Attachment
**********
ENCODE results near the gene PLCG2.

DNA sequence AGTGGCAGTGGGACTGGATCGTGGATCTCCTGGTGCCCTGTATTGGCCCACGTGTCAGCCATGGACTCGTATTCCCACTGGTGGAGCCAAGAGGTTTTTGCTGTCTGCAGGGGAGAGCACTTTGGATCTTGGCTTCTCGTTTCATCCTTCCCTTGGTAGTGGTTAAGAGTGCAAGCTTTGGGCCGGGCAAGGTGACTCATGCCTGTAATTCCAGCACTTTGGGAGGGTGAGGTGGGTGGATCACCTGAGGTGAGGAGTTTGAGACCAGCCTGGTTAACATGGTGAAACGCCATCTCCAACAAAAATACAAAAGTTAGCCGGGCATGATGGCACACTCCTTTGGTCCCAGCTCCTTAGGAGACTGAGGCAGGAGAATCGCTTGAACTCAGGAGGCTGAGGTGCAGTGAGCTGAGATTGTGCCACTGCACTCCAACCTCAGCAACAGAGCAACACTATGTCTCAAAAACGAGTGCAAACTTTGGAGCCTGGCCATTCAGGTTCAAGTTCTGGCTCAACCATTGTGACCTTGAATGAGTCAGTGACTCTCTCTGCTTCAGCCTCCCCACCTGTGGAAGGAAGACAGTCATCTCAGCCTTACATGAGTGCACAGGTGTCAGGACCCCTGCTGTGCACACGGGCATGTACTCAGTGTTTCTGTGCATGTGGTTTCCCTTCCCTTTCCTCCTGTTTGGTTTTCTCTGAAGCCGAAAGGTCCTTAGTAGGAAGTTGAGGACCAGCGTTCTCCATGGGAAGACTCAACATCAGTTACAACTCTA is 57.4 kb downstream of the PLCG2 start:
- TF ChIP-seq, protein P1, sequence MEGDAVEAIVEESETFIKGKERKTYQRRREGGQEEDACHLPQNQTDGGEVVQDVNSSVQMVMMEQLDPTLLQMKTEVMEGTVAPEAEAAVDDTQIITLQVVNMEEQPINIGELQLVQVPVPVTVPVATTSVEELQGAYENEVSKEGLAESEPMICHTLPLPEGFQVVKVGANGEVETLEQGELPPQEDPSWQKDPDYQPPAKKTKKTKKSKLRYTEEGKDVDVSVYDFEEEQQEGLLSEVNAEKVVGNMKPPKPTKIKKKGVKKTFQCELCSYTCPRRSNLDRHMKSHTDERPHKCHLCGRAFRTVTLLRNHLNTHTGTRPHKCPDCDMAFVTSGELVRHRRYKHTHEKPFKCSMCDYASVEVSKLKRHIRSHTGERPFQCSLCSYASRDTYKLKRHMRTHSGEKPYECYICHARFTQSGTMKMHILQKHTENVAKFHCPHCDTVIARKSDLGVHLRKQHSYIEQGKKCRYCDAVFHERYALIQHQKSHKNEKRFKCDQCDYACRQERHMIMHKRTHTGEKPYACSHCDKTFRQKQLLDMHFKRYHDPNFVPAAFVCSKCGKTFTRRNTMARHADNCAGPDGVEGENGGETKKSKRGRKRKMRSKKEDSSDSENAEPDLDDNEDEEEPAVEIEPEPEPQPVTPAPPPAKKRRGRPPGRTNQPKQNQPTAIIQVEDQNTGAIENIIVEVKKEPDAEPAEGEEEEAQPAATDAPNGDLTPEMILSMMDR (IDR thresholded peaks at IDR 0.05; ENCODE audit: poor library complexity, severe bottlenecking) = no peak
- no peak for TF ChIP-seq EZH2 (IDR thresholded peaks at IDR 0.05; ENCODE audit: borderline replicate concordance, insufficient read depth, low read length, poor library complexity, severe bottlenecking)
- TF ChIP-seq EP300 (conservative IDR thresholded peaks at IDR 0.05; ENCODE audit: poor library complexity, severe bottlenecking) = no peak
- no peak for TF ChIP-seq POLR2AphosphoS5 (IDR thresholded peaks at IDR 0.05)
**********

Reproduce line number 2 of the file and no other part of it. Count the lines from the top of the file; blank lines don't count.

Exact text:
DNA sequence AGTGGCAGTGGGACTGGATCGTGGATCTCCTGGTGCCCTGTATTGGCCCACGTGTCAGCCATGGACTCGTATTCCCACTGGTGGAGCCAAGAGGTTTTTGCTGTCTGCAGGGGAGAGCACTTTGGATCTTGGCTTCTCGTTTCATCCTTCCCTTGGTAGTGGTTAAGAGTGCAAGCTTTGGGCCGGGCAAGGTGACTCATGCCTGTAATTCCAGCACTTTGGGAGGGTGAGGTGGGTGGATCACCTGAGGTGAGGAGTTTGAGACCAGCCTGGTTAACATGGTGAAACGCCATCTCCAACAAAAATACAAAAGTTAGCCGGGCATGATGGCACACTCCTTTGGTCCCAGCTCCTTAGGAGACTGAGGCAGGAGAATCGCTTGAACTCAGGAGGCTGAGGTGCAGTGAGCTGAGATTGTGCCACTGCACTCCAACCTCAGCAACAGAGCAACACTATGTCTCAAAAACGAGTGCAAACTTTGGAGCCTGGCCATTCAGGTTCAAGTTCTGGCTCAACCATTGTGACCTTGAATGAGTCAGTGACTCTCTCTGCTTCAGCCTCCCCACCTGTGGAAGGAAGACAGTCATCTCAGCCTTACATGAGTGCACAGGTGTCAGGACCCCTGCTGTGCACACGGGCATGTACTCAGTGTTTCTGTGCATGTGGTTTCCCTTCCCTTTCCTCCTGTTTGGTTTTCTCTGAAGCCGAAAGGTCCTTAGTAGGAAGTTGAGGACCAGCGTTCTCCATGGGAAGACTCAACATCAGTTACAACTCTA is 57.4 kb downstream of the PLCG2 start: